Posted tagged ‘British National Party’

The great free speech dilemma

October 15, 2011

So here is the news today: Trinity College Dublin has announced that it will not allow the leader of the far-right British National Party, Nick Griffin, to visit the college to take part in a debate on immigration at the University Philosophical Society. The BNP leader had been invited to the debate, but after students groups (including one named ‘Students Against Fascism’) had said they would obstruct the visit the invitation was withdrawn. In a statement the College said:

‘The University Philosophical Society and Trinity College Dublin have decided to withdraw the invitation to Mr Nick Griffin, leader of the British National Party. Mr Griffin was invited by the Philosophical Society to participate in a debate on October 20th next. After careful consideration of the matter, involving a series of discussions between the Philosophical Society’s officers and the College and taking all safety considerations into account, the decision was taken today (October 14th). The College encourages balanced debate and freedom of speech at all times. It is a very important part of academic life, particularly among students and their societies. As part of the education of our students, the College also promotes the autonomy and self governance of student societies.  These are important principles observed by the College. Following careful review of operational and safety issues, the Philosophical Society and the College are now not satisfied that the general safety and well being of staff and students can be guaranteed. Access to the College will not be given to Mr Griffin or members of the BNP.’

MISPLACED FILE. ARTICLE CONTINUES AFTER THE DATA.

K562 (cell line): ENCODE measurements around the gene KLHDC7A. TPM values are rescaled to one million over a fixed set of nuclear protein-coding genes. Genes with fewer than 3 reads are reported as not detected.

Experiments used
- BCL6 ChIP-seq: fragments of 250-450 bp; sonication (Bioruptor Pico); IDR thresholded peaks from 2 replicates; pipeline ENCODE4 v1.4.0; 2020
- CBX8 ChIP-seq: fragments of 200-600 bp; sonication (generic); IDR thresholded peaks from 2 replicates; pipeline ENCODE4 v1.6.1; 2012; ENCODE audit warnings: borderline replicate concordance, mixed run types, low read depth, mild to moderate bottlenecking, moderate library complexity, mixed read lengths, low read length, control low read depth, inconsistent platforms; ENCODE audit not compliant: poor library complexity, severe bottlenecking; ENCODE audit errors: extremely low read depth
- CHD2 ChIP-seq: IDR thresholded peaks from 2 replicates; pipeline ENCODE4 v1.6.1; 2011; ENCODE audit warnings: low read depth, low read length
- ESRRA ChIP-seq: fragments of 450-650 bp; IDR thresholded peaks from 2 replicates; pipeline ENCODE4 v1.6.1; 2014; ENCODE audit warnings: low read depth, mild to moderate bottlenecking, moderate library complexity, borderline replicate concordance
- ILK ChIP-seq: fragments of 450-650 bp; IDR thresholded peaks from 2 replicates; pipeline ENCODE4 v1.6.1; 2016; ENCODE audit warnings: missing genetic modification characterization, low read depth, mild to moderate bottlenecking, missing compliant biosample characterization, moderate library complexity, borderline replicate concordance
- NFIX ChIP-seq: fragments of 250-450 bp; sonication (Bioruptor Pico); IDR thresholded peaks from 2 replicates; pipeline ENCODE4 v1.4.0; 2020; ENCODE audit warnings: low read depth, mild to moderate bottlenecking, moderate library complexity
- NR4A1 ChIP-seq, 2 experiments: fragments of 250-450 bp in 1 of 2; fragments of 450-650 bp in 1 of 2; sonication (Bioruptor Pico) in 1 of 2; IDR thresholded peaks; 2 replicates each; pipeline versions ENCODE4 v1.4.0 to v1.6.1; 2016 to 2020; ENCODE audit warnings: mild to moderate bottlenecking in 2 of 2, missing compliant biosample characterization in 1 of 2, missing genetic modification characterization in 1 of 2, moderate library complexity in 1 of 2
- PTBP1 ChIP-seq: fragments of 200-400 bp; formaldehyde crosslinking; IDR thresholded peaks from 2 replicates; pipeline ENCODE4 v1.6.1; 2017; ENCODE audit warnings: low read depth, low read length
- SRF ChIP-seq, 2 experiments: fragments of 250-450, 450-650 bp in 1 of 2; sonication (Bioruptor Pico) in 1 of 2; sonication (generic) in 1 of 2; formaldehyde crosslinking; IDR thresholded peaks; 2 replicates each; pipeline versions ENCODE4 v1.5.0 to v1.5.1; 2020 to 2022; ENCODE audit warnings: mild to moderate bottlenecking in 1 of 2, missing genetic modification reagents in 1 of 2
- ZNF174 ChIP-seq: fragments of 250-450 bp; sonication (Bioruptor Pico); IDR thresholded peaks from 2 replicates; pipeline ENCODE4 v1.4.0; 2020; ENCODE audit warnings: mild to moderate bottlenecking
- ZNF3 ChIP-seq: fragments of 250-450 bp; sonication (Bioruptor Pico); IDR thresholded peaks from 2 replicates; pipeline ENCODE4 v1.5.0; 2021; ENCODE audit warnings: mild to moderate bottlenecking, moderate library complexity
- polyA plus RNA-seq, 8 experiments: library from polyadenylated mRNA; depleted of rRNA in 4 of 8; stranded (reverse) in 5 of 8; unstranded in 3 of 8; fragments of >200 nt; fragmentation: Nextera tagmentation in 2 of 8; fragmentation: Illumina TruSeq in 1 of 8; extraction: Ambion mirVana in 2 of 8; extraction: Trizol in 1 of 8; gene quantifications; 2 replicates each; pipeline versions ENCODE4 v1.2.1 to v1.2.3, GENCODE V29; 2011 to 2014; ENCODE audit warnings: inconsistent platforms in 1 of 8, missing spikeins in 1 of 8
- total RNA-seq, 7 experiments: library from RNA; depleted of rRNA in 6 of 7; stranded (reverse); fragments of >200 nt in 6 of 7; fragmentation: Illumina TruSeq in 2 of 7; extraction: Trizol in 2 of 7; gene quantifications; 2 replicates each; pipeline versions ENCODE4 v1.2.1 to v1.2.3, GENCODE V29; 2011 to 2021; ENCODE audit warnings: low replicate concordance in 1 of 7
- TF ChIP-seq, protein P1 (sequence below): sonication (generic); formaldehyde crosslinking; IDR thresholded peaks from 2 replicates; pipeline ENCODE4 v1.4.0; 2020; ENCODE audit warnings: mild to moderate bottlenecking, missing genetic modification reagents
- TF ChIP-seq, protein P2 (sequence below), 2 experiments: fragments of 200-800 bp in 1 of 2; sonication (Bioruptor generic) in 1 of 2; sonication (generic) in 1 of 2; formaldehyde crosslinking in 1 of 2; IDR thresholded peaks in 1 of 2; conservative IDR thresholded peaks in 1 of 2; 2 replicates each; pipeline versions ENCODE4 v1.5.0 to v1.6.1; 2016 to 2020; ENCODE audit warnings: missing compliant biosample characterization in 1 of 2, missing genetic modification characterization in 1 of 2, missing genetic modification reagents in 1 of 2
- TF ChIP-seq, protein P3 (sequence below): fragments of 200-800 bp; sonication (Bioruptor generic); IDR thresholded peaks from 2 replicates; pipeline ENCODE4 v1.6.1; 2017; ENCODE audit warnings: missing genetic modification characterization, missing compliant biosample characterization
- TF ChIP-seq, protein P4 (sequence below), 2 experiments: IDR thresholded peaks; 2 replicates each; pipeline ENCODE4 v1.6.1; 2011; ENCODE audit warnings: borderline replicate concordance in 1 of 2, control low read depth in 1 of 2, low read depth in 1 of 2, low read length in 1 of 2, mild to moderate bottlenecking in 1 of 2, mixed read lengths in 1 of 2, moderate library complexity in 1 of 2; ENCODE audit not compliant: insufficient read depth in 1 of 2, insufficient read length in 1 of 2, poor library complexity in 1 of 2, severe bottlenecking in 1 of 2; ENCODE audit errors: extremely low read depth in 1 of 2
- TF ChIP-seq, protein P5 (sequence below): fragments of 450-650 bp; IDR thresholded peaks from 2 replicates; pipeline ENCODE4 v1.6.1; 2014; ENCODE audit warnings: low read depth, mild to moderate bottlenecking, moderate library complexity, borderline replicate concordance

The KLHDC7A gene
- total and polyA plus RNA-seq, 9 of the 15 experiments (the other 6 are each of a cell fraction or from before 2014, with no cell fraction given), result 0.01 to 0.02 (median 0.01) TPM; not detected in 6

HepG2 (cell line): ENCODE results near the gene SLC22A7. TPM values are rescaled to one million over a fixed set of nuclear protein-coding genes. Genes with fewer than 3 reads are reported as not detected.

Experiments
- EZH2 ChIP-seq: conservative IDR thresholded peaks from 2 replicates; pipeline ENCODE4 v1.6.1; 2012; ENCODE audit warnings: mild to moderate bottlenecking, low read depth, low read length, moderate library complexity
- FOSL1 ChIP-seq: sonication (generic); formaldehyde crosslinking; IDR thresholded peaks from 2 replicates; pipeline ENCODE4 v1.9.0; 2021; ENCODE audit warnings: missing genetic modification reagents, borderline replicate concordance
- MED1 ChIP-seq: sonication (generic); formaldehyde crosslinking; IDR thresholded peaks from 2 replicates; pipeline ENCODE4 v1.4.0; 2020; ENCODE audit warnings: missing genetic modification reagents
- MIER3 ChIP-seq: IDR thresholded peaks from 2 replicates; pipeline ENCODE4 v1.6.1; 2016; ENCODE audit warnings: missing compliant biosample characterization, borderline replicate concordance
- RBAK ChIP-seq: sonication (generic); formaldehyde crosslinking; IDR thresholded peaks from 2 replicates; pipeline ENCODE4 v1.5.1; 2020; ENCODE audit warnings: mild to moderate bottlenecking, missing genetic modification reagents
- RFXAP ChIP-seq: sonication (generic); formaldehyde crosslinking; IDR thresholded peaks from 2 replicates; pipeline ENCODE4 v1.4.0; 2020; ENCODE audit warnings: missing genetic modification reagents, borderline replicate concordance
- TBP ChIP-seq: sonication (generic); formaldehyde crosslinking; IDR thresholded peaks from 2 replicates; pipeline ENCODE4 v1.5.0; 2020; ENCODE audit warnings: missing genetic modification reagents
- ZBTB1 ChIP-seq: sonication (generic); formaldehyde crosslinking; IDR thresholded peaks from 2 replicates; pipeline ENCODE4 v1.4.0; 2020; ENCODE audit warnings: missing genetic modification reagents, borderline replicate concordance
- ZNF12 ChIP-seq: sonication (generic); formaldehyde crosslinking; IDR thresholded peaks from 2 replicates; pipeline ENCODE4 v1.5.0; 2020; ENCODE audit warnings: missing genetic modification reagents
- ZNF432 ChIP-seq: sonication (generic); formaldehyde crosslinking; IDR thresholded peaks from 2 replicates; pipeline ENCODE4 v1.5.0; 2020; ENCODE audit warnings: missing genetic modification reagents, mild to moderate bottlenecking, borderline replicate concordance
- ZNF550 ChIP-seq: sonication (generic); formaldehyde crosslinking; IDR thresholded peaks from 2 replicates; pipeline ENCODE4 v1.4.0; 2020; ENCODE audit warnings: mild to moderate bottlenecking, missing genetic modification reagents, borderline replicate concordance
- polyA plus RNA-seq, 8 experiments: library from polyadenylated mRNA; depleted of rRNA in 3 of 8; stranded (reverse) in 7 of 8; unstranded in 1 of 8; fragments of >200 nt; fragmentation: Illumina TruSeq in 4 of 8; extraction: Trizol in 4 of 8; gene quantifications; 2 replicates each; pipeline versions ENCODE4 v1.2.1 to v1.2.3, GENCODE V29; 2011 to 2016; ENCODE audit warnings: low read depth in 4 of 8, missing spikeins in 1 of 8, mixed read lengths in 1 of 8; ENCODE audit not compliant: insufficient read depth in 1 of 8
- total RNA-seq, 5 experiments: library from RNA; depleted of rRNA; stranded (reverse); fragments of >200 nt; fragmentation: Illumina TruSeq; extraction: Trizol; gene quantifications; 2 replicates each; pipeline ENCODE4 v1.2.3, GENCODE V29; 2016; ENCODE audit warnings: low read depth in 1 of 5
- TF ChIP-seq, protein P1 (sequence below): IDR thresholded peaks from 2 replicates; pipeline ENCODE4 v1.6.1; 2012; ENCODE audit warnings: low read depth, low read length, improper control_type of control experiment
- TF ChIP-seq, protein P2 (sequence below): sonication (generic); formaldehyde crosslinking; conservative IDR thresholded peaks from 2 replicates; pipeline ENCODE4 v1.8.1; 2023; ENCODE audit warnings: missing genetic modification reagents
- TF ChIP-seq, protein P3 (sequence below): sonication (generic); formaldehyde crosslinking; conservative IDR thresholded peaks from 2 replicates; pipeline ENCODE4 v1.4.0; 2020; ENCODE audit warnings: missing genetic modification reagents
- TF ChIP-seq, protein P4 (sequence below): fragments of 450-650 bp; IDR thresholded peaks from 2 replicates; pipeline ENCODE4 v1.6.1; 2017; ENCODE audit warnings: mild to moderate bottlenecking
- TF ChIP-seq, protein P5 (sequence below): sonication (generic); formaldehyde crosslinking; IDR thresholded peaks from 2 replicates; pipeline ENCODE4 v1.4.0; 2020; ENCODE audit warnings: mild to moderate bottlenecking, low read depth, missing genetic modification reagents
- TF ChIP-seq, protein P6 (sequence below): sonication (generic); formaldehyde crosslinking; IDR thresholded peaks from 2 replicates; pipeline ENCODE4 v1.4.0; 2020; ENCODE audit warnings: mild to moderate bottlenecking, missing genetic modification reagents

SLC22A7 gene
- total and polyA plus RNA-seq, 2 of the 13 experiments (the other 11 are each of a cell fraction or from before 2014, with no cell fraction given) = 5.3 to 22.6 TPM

So what should we make of this? Let me first stress that I consider Mr Griffin’s views, and for that matter his party, to be odious. The party appeals to the worst instincts of its potential voters, and its activities undermine social cohesion in parts of England. Thankfully it has not managed to gain much traction in Scotland.

But bad and all though it is, should we curtail freedom of speech for its leaders and members? I remember an incident while I was a student when the participation of a conservative politician in a debate was made impossible by a group of students shouting ‘No free speech for Fascists’. The politician in question was undoubtedly not progressive, but he was hardly a fascist, and in consequences it seemed to me that the protestors were potentially more dangerous than the person they were attacking. Indeed the same group threatened to obstruct a visit by the British Labour politician Denis Healey, arguing that he too was a ‘Fascist’.

Freedom of speech is arguably the most important civil right. Without it no democracy can survive. But it doesn’t really exist if it is conditional, and in the end we must argue that all people, including those with odious views, must be allowed to speak provided they do so within the law. Otherwise we may be defending something that is already lost.

I am not criticising Trinity College Dublin – the College had to take a decision based on the situation as they found it. But the fact that they were forced to do this is a matter of regret. What is more, Nick Griffin is not a persuasive speaker; he would easily have been shown in the debate to have no views worth admiring. The opportunity to showcase the superiority of the liberal democratic tradition was missed.